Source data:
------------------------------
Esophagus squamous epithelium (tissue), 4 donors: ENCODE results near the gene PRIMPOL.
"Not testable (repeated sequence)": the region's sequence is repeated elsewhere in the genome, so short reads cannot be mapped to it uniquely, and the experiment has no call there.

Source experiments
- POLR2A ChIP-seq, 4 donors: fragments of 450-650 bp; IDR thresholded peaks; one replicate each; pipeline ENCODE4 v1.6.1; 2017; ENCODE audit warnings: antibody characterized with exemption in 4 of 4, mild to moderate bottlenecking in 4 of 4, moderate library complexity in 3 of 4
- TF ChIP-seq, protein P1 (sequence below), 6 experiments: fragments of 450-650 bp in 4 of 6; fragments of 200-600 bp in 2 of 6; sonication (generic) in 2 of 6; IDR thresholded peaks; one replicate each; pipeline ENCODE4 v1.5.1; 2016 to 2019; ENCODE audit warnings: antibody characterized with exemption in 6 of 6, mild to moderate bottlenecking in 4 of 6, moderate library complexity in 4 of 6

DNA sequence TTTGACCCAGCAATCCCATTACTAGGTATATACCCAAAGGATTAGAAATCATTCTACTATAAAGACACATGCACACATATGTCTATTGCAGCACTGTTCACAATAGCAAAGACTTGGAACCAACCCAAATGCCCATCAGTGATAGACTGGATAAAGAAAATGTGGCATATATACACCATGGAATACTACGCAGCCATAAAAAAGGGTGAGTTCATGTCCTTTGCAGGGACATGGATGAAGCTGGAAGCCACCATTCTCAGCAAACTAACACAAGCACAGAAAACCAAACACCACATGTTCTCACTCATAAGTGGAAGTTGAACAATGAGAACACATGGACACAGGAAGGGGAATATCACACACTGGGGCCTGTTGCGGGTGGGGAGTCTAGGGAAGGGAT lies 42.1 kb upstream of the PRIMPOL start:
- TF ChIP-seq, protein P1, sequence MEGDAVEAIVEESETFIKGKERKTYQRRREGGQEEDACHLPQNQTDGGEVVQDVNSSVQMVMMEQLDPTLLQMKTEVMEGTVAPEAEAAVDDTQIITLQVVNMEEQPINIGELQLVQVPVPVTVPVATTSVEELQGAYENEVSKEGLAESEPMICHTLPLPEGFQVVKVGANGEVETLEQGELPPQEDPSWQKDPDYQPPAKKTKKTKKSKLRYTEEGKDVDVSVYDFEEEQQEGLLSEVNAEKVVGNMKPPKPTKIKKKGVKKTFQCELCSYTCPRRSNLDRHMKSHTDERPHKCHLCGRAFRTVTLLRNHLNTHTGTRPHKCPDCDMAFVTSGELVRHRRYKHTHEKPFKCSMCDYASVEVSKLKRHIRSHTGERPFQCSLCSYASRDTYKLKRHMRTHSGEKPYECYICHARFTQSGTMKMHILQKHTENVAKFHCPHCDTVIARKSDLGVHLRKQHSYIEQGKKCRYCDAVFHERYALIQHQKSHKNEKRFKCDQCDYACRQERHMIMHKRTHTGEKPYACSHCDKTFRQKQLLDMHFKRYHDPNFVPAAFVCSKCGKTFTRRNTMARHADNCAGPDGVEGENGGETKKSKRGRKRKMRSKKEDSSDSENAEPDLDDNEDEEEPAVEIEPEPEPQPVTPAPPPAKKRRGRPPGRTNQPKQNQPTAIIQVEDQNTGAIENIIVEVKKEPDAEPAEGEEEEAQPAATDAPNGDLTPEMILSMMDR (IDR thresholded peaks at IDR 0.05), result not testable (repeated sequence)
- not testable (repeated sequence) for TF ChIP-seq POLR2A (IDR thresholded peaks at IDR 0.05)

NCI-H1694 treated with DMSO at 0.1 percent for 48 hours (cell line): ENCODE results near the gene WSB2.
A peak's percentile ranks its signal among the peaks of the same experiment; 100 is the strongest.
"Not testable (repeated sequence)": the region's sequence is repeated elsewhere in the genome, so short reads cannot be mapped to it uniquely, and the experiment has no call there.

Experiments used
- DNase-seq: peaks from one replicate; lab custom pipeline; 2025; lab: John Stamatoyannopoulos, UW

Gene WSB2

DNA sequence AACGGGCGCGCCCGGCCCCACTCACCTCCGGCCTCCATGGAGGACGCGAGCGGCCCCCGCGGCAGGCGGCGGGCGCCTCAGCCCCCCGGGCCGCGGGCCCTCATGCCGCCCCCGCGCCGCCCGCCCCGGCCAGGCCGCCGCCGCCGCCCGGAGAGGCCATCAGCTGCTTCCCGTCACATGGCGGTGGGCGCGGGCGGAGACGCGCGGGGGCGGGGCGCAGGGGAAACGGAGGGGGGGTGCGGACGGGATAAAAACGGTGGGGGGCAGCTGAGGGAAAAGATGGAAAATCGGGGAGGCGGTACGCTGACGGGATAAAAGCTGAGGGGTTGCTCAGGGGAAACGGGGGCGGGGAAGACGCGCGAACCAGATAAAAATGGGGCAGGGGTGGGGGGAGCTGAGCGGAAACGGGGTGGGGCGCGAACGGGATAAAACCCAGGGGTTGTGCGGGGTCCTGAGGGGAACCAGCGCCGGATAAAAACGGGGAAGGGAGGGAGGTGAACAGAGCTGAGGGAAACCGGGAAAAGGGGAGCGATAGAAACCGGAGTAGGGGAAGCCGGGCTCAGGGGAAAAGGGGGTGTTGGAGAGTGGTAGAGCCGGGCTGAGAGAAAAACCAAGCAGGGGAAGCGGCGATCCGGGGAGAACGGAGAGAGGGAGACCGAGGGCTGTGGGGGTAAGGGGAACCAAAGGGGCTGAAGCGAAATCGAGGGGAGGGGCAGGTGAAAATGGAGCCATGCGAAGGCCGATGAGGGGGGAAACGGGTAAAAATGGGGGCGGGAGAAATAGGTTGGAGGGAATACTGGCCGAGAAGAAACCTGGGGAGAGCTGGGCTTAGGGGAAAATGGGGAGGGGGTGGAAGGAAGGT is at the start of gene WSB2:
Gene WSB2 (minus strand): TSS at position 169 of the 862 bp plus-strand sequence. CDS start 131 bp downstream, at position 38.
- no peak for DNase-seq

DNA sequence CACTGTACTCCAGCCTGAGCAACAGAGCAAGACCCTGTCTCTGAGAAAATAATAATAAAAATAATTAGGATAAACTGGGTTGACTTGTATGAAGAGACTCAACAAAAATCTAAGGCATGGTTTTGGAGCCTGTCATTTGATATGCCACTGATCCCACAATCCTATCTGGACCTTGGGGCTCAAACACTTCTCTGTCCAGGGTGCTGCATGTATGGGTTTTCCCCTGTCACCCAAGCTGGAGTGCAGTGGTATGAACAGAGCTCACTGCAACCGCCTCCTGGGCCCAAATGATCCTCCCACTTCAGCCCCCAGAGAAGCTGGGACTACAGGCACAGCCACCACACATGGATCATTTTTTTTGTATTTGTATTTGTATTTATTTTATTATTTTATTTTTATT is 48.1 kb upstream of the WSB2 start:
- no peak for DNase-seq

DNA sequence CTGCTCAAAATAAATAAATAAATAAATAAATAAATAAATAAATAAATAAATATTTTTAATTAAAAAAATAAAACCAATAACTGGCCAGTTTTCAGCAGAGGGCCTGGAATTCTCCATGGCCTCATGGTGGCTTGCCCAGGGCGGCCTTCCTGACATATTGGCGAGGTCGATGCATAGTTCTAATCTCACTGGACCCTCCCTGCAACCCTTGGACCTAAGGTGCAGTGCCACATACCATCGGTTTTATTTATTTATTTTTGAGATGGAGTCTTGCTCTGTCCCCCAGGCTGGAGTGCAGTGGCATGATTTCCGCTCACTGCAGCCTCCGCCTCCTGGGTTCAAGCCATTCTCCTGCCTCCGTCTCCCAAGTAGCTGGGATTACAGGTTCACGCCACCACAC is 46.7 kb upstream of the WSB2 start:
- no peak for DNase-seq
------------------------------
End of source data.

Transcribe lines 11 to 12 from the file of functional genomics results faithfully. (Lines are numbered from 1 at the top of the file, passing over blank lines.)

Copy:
"Not testable (repeated sequence)": the region's sequence is repeated elsewhere in the genome, so short reads cannot be mapped to it uniquely, and the experiment has no call there.

Experiments used